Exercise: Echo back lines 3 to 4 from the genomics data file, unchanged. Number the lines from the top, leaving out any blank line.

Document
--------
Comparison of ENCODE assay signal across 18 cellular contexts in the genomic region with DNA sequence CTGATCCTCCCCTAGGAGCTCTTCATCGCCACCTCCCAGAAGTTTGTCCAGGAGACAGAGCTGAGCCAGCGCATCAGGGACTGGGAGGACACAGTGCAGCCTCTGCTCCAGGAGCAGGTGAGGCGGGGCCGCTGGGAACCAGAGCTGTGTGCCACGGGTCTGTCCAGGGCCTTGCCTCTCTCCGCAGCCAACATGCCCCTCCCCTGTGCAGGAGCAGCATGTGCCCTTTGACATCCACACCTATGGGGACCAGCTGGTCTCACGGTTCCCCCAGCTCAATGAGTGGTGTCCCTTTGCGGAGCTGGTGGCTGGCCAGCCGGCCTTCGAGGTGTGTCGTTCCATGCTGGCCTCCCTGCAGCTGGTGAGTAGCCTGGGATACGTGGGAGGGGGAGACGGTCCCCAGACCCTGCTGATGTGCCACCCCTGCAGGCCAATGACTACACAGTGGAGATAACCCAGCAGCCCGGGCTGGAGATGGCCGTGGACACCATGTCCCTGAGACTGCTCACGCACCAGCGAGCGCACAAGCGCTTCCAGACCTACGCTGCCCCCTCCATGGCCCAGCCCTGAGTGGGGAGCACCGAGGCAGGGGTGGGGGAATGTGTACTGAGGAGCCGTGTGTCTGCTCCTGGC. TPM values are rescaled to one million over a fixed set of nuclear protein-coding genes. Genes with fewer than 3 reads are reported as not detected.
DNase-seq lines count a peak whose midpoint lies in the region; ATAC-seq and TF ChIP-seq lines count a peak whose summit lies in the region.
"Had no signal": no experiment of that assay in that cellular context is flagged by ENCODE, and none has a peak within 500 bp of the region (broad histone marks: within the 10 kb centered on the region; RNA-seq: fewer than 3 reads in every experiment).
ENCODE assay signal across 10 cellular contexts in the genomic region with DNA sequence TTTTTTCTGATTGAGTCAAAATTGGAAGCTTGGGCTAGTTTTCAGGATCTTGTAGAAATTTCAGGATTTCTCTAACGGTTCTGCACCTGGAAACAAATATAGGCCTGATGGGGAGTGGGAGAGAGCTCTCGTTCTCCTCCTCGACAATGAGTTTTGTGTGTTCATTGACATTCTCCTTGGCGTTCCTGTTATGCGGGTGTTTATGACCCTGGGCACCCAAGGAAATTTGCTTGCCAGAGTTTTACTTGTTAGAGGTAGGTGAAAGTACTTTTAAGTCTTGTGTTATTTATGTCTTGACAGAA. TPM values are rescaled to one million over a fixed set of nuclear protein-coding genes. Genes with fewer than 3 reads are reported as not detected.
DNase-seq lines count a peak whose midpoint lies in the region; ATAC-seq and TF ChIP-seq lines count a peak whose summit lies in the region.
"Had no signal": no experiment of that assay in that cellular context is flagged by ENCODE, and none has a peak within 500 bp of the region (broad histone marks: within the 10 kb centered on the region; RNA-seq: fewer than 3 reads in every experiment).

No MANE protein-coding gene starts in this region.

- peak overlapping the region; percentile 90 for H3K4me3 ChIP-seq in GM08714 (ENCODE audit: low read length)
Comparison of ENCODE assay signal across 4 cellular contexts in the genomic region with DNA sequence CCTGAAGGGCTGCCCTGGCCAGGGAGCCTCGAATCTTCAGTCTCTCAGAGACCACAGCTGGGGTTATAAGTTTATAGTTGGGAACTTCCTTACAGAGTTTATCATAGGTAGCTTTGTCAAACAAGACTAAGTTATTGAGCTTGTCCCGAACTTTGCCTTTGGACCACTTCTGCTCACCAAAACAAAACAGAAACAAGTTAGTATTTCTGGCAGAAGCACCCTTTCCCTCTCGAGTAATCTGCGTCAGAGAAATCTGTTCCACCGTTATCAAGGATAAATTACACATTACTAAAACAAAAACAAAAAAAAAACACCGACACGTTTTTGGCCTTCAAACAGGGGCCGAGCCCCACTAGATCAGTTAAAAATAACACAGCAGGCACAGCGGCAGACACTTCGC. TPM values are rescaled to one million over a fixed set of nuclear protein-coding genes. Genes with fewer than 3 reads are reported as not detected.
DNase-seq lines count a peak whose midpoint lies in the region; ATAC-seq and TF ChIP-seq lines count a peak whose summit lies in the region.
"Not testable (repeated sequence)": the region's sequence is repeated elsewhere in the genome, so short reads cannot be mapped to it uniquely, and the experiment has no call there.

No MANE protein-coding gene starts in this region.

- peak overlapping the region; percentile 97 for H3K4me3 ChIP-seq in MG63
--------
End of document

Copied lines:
"Had no signal": no experiment of that assay in that cellular context is flagged by ENCODE, and none has a peak within 500 bp of the region (broad histone marks: within the 10 kb centered on the region; RNA-seq: fewer than 3 reads in every experiment).
ENCODE assay signal across 10 cellular contexts in the genomic region with DNA sequence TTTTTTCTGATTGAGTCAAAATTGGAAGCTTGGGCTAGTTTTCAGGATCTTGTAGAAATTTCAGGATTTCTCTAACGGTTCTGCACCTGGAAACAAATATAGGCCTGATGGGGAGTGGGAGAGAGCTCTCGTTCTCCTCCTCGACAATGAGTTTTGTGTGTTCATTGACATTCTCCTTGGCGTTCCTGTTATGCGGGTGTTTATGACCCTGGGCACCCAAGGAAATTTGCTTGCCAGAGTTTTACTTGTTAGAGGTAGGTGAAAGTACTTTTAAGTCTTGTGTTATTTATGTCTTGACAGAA. TPM values are rescaled to one million over a fixed set of nuclear protein-coding genes. Genes with fewer than 3 reads are reported as not detected.